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How the Hyper-Sexualization of Queer Women is Unhealthy for Teens

It’s a common myth that lesbians and queer women are generally more accepted in society than gay or queer men. It’s easy to feel like queer women face less homophobia than men because of the threat on masculinity debate surrounding gay men. In fact, hate crime statistics released by the FBI in 2015 show 1,263 reported hate crimes were due to sexual-orientation bias. Out of those 1,263, 62.2 percent were reported to be victims of crimes motivated by anti-gay bias and only 13.5 percent were reported to have been victims of anti-lesbian bias.

Although hate crimes and violence towards queer women are less frequent compared to hate crimes targeted towards gay men, there’s an undercurrent within the equation: Queer women are more sexualized by the majority of society, specifically men and the media. This in itself is an entire separate problem.

Queer women aren’t represented in media enough, and when they finally are they’re almost always sexualized if not being used as queer bait. The reason behind it is simple: sex sells, and it’s no secret that everything is most often marketed towards the average straight male.

There’s the entire thing that lesbian porn is one hundred percent marketed to men which it is, I mean seriously, one inch acrylic nails? Come on. —  withlesbian’ being the number one searched term on Pornhub in 2016. Some men argue the reason they prefer it and find it more attractive is because there’s not a penis in the scene and twice as many women to look at, while some just simply find girls making out to be hot.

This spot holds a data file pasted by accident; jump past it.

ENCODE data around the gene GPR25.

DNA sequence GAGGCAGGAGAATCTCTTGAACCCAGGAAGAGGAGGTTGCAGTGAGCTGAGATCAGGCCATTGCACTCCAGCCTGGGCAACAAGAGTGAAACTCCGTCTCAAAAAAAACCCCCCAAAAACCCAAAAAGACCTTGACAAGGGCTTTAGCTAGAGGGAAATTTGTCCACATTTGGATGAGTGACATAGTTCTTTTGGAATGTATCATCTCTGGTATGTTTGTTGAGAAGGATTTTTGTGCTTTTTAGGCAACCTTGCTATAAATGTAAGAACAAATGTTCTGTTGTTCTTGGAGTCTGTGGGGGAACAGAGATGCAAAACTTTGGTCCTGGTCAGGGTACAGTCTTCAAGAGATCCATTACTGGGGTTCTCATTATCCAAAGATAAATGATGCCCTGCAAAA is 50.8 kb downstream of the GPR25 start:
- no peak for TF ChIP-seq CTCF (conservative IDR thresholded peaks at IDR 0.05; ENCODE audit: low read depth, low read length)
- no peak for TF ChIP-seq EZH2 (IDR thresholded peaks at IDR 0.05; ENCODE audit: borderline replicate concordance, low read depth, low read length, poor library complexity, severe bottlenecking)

There’s also this unspoken fascination with lesbian intercourse where it seems nobody really grasps the concept of how it could work. Most people automatically connect sex with penetration and penetration to penises, so in the event that there’s not a penis included then there’s essentially no sex happening. Therefore resulting in the widely claimed: “lesbian sex isn’t real sex.”

This leads men to the oh-so-famous “she won’t be gay tomorrow,” argument. Yes this happens, and it happens quite often. A majority of men are under the impression that lesbians are just either going through the “college girl experimental phase,” they’re just wild and that they need to get themselves a freak like that. They actually think it makes sense that if they keep trying to pull us hard enough we won’t be gay come tomorrow.

A majority of these men reduce queer women to their sexuality and objectify them, much like they do with women in general. They see a lesbian couple and automatically think the couple is interested in a threesome when that’s almost never the case. Some men even go as far to break out the creepy “well, will you let me watch?” question.

Not to fail to mention that whenever a queer woman rejects sex from a preying straight male it can lead to the bombarding of: “maybe you just need to find the right man,” “how do you know if you’ve never been with a guy?” “well maybe if you slept with me I could change your mind.” I’ve dabbled in the world of penis once upon a time and can assure you that I’m still gay. Still, men like Milo Yiannopoulos will even go as far to believe lesbians aren’t even real.

In extreme cases this mindset could even lead to forms of corrective rape, or when one is raped in attempt to try and change their sexuality. Though corrective rape is largely practiced in places like South Africa, India, Zimbabwe and Brazil, lesbians in America suffer rape from someone with the same underlying intentions.